Goethe’s Elective Affinity and the Chemistry of its Time

Eine fast magische Anziehungskraft
Jeremy Adler's Goethean chemistry PhD dissertation turned 1987 book An almost Magical Attraction: Goethe’s Elective Affinity and the Chemistry of its Time. [1]
In famous publications, An Almost Magical Attraction: Goethe’s Elective Affinity and the Chemistry of its Time is a 1987 book, by Jeremy Adler, based on his 1977 or 1978 PhD dissertation, wherein he systematically goes through, in robust affinity history theory, the chemists, chemistry, affinity theory, and affinity tables most-likely used by Goethe’s 1809 physical chemistry-based, human chemical theory-conceptualized novella Elective Affinities; a subject precluded by the fact that Goethe, contrary to his usually practice, destroyed all his notes to this work. [1]

Adler can be compared, in some sense, to Thomas Young and his preliminary 1820 translation work of the Rosetta Stone—a previously undeciphered trilingual stele, written in: hieroglyphs, demotic script, and Greek; Goethe’s Elective Affinities being a partially undeciphered multi-lingual coded treatise written in three-plus languages: affinity chemistry, auto-existography, scientific love theory (classical), and a new morality system, to name the four main codes, written in layers, and hidden, as Goethe commented. Adler, in short, did the first decoding work on the scientific underpinnings of Goethe’s human chemical reaction theory.

In 1969, Jeremy Adler, in London, began to work on the theoretical dissection of Goethe’s Elective Affinities as a PhD thesis under professor Claus Bock (compiler of the 1960 book Goethe the Critic). Bock’s suggestion was to examine the connection between Swedish chemist Torbern Bergman, particularly his 1775 textbook A Dissertation on Elective Attractions, and Goethe's novel. In this direction, Adler soon discovered links to many other chemists, beginning with the works of French chemist Pierre Macquer, i.e. his 1849 Elements of Theoretical Chemistry (Elemens de Chymie Theorique) and his 1778 Dictionary of Chemistry (Dictionnaire de chymie), and the other dictionary writers, and then extended his search to as much of the tradition as he could uncover.

John McEvoy (later at Pittsburgh) and his supervisor, Satish Kapoor (Sussex), gave Adler assistance with the background to the history of chemistry. Satish was working on French chemist Claude Berthollet at the time, and suggested to Adler that he switch to the history of chemistry; and so Adler joined the outfit of historians of science in England that ranged from the old masters, such as Joseph Needham and Walter Pagel, to his colleagues, like Roy Porter, Nick Jardine and others, interested in linking literature and science. Needham, for instance, references Adler’s work in Science and Civilization in China in his chapter concerning Chinese affinity theory. Adler also had good contact with English affinity chemistry historian Alistair Duncan, who was working on the history of affinity theory. With this basis of support and study, analysis of the vocabulary in Goethe's book convinced Adler that the use of affinity theory to explain human interactions and life was a thorough-going theme. [3]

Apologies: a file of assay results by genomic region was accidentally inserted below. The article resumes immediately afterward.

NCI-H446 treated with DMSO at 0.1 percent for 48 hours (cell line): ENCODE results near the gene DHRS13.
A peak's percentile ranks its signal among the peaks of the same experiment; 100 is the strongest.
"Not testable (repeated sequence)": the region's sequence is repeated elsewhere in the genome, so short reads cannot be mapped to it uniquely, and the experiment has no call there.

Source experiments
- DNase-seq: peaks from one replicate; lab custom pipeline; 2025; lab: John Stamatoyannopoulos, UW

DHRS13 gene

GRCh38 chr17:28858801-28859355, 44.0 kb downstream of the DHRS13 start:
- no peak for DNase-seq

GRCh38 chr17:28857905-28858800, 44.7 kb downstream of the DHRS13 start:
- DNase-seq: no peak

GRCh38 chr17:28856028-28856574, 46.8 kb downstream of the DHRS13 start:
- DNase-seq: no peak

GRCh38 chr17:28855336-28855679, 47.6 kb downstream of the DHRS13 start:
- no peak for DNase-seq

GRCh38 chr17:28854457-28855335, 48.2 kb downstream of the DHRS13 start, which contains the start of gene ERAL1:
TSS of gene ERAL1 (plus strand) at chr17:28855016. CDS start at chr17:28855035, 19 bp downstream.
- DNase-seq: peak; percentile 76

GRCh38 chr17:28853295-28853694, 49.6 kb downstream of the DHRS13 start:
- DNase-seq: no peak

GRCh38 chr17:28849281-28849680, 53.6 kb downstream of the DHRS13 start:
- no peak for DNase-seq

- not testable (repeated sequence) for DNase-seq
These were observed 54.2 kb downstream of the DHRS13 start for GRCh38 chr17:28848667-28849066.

In 1977, Adler, supposedly, completed his PhD on Goethe and his elective affinity theory.

In 1987, Adler published his PhD, either revised or exact, in book form, as
An Almost Magical Attraction: Goethe’s Elective Affinity and the Chemistry of its Time (Eine fast magische Anziehungskraft: Goethe’s 'Wahlverwandtschafte' und die Chemie seiner Zeit), shown above, which has yet to see an English translation.
Goethe double elective affinity experiment (1793)
Figure 9 Goethe, diagrammatic representation of the <double elective affinity>, experiments with the Berlin-blue liquor [...], 4.7. October 1793, Notebook E, B. 58-59, Goethe and Schiller Archives, Weimar.

The following
diagram (below left), from this work (pg. 75-77), is a reprint of Goethe's 4-7 Oct 1793 notebook diagrammatic representation of the "double elective affinity" reaction experiments with Berlin-blue liquor, shown with a partial translation of some Adler's commentary: